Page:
Well it’s about time I wrote about something other than government inflicted price rises, so here is another financially driven pain in the neck, the wine buying public have to contend with. The emergence of ‘Arthur Daley’ characters looking to make a quick buck by selling wine online.
Established wine merchants have premises, staff and a relationship with their suppliers built on trust ensuring the wine is genuinely what it says on the label, and has been transported and stored correctly. Many have opened an ecommerce website over recent years to make their wines more widely available, which means the public get more choice and better value for money with more consistent pricing. However, there’s a new breed of online traders who believe they can make a quick profit by trading wine online. They’re not wine merchants and have little or no knowledge or experience with wine, which is not good for the wine buying public!
Generally these people develop a flashy website, listing hundreds of wines but actually holding no stock. Their prices sometimes look very keen but are most likely seriously out of date, as they’re not involved in the industry and are not up to date with current trends. They tend to trade from the spare bedroom with no overheads and in some cases no VAT registration either. So Joe Public orders a case online. Normally with a bona fide merchant this case would be despatched same day to arrive with the customer the following day. However, with one of these ‘no stock’ wine merchants delivery is likely to take up to two weeks as they then frantically try to buy the wine in at a lower price than they sell it for! Often they can’t find any at the right price and offer a weak excuse to the customer, or worse still don’t even bother to inform them at all.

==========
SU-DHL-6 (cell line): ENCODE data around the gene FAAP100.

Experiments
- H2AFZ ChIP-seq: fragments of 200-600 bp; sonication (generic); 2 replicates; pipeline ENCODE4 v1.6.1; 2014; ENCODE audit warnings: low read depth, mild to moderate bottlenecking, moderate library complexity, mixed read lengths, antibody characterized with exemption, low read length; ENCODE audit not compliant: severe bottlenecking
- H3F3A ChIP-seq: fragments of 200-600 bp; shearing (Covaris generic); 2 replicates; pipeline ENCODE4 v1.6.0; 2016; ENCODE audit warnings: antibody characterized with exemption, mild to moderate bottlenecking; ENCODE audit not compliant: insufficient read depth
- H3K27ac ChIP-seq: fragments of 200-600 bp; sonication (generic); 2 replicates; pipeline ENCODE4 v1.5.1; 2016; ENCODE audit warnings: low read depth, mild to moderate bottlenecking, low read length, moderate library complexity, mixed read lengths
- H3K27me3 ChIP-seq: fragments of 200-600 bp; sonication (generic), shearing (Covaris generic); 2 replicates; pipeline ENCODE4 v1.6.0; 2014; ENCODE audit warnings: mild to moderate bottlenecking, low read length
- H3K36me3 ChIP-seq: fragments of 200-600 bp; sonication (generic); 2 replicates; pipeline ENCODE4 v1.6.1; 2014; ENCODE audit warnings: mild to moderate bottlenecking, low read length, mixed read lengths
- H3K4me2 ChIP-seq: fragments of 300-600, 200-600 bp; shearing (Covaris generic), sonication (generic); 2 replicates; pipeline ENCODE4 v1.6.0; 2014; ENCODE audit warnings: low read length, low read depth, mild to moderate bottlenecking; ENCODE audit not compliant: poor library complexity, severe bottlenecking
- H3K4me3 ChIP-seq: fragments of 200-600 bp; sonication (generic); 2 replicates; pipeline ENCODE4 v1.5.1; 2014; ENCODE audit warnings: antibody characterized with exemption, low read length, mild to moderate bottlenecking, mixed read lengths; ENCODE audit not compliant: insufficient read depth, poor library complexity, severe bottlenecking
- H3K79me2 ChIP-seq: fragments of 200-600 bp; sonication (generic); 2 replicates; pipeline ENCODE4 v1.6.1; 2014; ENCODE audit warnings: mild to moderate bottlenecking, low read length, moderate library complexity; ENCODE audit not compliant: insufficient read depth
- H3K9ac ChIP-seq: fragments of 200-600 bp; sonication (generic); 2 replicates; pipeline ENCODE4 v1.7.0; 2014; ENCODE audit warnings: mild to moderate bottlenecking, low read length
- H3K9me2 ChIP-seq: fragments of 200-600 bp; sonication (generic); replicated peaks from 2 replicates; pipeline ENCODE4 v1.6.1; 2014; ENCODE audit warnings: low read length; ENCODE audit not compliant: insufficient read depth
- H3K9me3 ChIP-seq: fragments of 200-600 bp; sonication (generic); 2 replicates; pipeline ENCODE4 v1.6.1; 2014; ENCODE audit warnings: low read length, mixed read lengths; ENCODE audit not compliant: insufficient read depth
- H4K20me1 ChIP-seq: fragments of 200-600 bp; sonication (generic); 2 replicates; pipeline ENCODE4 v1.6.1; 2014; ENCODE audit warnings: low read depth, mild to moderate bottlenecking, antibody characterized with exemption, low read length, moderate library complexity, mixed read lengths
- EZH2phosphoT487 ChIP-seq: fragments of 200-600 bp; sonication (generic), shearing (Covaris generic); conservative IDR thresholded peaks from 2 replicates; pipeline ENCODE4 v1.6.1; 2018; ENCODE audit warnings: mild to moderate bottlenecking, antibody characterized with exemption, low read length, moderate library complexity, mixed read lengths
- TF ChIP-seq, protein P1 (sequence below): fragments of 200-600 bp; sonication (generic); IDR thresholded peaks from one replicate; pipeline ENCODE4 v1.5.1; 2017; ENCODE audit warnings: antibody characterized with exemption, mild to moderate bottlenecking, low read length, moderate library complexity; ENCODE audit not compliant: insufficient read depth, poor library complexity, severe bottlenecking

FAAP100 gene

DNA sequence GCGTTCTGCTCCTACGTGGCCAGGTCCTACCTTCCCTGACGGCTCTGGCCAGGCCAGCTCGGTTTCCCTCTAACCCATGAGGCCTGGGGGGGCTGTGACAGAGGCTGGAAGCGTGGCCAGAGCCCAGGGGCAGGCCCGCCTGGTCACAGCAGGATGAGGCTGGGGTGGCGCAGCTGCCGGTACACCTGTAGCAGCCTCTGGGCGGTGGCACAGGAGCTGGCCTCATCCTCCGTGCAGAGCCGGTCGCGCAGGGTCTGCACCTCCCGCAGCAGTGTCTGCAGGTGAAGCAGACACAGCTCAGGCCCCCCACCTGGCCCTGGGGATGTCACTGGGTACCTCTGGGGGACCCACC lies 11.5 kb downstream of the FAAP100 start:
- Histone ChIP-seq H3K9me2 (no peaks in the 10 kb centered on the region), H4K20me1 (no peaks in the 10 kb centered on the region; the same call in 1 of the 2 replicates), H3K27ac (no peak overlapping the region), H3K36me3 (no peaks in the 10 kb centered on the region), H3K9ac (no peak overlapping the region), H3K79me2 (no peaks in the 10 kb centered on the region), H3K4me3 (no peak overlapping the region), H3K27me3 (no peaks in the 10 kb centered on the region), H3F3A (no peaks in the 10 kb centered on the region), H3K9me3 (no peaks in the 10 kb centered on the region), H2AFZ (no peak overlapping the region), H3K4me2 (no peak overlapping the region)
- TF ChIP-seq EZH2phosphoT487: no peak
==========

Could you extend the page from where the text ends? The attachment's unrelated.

To give an example I ordered 12 bottles of Laurent Perrier Rose Champagne from winebuythecase.co.uk. I’ve had a similar story from several other people who have had the same experience as myself and have been as suitably frustrated too. After four days I had still heard nothing other than the email I received shortly after placing my order. I sent at least three emails over the following days and tried phoning over twenty times, only to receive an answerphone message informing me they were extremely busy and to email if I had a query! After two weeks I just gave up. Fortunately they had not debited my card as they were trying to find the wine first.
If I had been informed at the time they had no stock I could have ordered it somewhere else, and avoided a lot of frustrating hassle. There’s a growing number of these people getting into the industry these days and they’re spoiling the wine buying experience and making people nervous about ordering online.
So how do you avoid these people and the hassle caused? It’s quite simple. Look for a contact address and phone number on the website. Make sure the merchant you’re ordering from actually holds the wine in stock and has next day delivery available – with all the courier services available, there’s really no need to wait seven days for delivery these days! Make sure you’re buying from a genuine company with premises – it only takes a few seconds to Google an address or postcode. If in doubt phone them up and speak to someone. If nobody answers it’s most likely because Arthur’s downstairs painting his shed!
Would you buy a car from an Arthur Daley? So why risk buying your wine from one?